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Monday, March 15, 2004 - Page updated at 12:00 A.M.

Got game? Foundation promotes chess as classroom learning tool

By Sanjay Bhatt
Seattle Times staff reporter

TOM REESE / THE SEATTLE TIMES
At Zion Preparatory Academy, William Wright, left, and Kolaiah Allen surprise each other with chess moves during a game in class.
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The third-grade boy in Heather Graves' class quietly sits and focuses on chess instructor Mark Morales demonstrating the strategy of "knight forks" on a hanging green-and-white chessboard.

"What do you do if you're in check?" Morales asks the Beacon Hill elementary-school class. Several kids raise their hands, but not the boy, who usually is fidgeting and disruptive during math and reading lessons.

"Run away," the boy mutters. A girl sitting next to him suggests "interpose" (a fancy word for blocking) and "capture." Later, the students split into pairs to play chess. They shake hands after one defeats the other.

"The cool thing is there can be language and cultural barriers, but two kids can sit down and play chess together," Morales says as he watches the games.

Interest in chess education in schools is growing as a way to build community across ethnic and class lines, raise the academic achievement of low-performing students, and offer families a social way to bond outside of school.

Grants for schools


For more information on grants to schools, contact America's Foundation for Chess at 206-675-0490 or send e-mail to info@af4c.org
Officials with the Seattle-based America's Foundation for Chess, which has provided in-class chess instruction at 15 elementary schools in Western Washington, say the foundation aims to branch out to California in 2005 and eventually become the nation's largest supporter of in-class chess education. Its target market is 9.2 million second- and third-graders in regular education programs nationwide.

With more than $500,000 in assets, the foundation is a major player on the nation's chess scene. In December it will sponsor the U.S. Chess Championship for the fourth year, this time in San Diego after a three-year run in Seattle.

This week, the foundation is calling for applications from schools seeking in-class chess instruction and teacher training. The foundation wants to make awards to at least seven schools, and each school can get up to $22,000, said Rourke O'Brien, the foundation's new executive director.

"Our mission is to strengthen the minds and character of our youth by advancing chess in our schools and culture," O'Brien said.

Yasser Seirawan, an international grandmaster in Seattle and a Garfield High School graduate, is on the group's advisory board.

Girls tend to stop playing chess after third grade, and the foundation wants to encourage more girls to stay in the game. On a recent day, Morales asked Graves' class to give another word for trading one chess piece for a higher-value piece.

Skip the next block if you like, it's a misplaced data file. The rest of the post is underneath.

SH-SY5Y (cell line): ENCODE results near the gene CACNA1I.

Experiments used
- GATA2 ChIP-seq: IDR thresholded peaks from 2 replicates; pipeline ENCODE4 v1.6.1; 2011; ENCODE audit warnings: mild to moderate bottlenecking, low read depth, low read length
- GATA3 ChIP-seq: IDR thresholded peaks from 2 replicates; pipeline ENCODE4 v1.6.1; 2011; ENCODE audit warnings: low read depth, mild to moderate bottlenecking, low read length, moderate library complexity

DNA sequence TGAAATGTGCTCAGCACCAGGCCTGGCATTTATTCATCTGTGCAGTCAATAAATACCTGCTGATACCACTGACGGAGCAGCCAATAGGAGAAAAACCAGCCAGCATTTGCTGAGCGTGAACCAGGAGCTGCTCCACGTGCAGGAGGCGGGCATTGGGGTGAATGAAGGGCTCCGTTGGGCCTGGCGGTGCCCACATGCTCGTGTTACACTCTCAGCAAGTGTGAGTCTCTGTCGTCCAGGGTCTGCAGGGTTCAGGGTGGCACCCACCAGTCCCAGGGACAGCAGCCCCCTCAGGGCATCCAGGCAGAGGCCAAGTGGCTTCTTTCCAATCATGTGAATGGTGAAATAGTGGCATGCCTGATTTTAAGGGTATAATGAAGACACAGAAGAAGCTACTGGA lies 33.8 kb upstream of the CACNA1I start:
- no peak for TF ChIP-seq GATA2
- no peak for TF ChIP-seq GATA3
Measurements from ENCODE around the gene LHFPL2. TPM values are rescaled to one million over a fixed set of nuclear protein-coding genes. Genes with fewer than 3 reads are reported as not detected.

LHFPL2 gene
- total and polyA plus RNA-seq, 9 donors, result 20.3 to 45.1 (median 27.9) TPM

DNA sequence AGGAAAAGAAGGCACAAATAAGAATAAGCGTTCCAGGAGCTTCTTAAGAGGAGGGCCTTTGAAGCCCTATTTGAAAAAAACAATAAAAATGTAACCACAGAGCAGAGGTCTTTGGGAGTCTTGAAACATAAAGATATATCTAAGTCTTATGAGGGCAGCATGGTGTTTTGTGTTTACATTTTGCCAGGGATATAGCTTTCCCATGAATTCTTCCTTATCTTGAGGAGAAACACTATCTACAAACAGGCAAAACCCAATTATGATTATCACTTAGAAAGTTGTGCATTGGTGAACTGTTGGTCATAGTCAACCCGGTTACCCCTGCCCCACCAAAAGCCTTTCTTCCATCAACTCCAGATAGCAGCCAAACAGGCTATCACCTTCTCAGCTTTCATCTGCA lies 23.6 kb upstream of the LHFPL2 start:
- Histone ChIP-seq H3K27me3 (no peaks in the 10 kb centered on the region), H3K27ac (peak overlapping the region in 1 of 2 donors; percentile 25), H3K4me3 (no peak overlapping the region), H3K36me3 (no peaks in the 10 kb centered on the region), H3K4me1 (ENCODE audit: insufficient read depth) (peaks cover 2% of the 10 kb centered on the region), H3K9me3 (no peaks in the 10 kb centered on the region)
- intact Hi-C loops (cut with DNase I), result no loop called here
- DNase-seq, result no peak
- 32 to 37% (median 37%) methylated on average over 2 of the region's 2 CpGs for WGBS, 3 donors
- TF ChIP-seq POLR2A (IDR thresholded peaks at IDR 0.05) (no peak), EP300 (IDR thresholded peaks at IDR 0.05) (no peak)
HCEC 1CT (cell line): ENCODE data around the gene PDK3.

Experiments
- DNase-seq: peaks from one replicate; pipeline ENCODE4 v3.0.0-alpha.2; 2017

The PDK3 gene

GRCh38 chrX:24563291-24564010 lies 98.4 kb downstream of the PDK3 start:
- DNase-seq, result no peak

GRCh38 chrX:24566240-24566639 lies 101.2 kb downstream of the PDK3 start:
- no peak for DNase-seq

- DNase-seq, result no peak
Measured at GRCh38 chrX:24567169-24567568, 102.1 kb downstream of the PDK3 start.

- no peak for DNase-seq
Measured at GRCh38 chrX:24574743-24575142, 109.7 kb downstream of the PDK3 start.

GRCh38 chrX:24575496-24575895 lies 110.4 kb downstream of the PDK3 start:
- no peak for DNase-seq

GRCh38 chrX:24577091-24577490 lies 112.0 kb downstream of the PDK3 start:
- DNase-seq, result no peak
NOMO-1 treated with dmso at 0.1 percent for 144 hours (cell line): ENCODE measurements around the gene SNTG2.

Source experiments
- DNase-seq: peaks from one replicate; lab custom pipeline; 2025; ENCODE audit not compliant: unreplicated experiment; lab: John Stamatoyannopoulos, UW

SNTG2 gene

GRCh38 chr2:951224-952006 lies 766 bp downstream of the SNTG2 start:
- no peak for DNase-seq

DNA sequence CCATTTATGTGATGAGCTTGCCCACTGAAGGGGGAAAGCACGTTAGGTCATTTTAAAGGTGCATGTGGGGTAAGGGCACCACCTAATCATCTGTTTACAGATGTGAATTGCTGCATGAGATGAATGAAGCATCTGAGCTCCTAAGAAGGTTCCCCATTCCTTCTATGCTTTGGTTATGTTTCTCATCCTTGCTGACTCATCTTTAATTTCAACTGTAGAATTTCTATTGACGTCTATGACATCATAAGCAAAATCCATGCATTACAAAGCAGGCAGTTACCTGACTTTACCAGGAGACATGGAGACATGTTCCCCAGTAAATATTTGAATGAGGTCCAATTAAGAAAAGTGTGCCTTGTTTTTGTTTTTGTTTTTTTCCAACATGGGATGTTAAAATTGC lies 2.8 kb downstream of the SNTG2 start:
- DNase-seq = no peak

"Sacrifice," says one student. Morales asks for another word. The kids are stumped.

"What's the word when your mom buys something at the store, it doesn't fit, and she goes back to get another?" Morales hints.

"Oh! Oh!" says an excited girl, her arm bouncing up and down. She says with a knowing beam on her face, "Exchange."

The Seattle foundation, formed in 2000, models its strategy after Chess-in-the-Schools, a nonprofit that partners with elementary and junior-high schools in poor neighborhoods of New York City. According to the New York group, research indicates students who receive chess instruction make statistically significant gains in reading on a national standardized test — more so than students not learning chess — and the gains are especially high for those behind their grade level.

Chess-in-the-Schools, started about 15 years ago, reported $7 million in assets in 2002. The New Jersey-based Kasparov Chess Foundation, with $2 million in assets in 2002, also partners with school districts to offer in-class chess instruction.

O'Brien notes that nearly 30 nations formally integrate chess into their school curricula because of its impact on critical-thinking skills. The U.S. does not, but chess advocates hope to change that.

One of the first schools to win a grant from America's Foundation for Chess was Zion Preparatory Academy, a private school in Seattle's Columbia City neighborhood that has taught students chess in class for seven years. Principal Victoria Romero said she loves the program because the foundation's instructors teach chess in a class over the course of a year, giving the teacher a chance to see how the game should be taught at a particular grade level. The foundation also supplied the Afrocentric, Christian academy with all of the chess sets and teaching aids it needed.

Chess gives Romero's students an engaging way to practice self-discipline, focus on a problem, use spatial reasoning, understand what it means to plan ahead, deal with their anger and learn chess' algebraic notation, she said.

In January, the academy sponsored a chess tournament in honor of the Rev. Dr. Martin Luther King Jr. About 350 youths came to play, including children from Mercer Island.

"Parents were willing to bring their kids across the bridge to compete in chess," Romero said. "The playing ground was leveled, and it was all about who was good on the board."

Sanjay Bhatt: 206-464-3103 or sbhatt@seattletimes.com


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